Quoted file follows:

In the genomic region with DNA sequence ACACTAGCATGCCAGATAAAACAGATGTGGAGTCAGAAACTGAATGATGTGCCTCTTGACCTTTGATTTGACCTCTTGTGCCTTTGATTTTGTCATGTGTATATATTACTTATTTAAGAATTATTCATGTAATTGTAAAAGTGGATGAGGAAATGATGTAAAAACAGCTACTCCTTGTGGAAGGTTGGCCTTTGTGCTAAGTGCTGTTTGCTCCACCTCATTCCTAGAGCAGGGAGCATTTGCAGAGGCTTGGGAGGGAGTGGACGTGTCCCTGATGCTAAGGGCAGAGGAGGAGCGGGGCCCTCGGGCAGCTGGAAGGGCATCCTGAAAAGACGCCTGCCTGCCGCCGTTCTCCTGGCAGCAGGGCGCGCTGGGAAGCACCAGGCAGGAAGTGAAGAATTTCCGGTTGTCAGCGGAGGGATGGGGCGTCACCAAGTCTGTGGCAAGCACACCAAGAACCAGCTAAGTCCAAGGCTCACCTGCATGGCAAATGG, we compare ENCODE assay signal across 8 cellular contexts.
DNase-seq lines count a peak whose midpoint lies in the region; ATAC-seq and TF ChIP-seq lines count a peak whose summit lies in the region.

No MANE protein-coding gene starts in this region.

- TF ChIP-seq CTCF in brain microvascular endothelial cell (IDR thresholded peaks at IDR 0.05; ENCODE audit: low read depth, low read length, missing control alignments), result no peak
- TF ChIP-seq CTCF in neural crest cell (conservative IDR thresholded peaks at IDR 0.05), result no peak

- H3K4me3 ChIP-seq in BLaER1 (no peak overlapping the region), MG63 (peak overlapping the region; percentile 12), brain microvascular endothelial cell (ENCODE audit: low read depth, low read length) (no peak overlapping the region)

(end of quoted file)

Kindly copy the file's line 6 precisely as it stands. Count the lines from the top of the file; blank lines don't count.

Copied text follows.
- H3K4me3 ChIP-seq in BLaER1 (no peak overlapping the region), MG63 (peak overlapping the region; percentile 12), brain microvascular endothelial cell (ENCODE audit: low read depth, low read length) (no peak overlapping the region)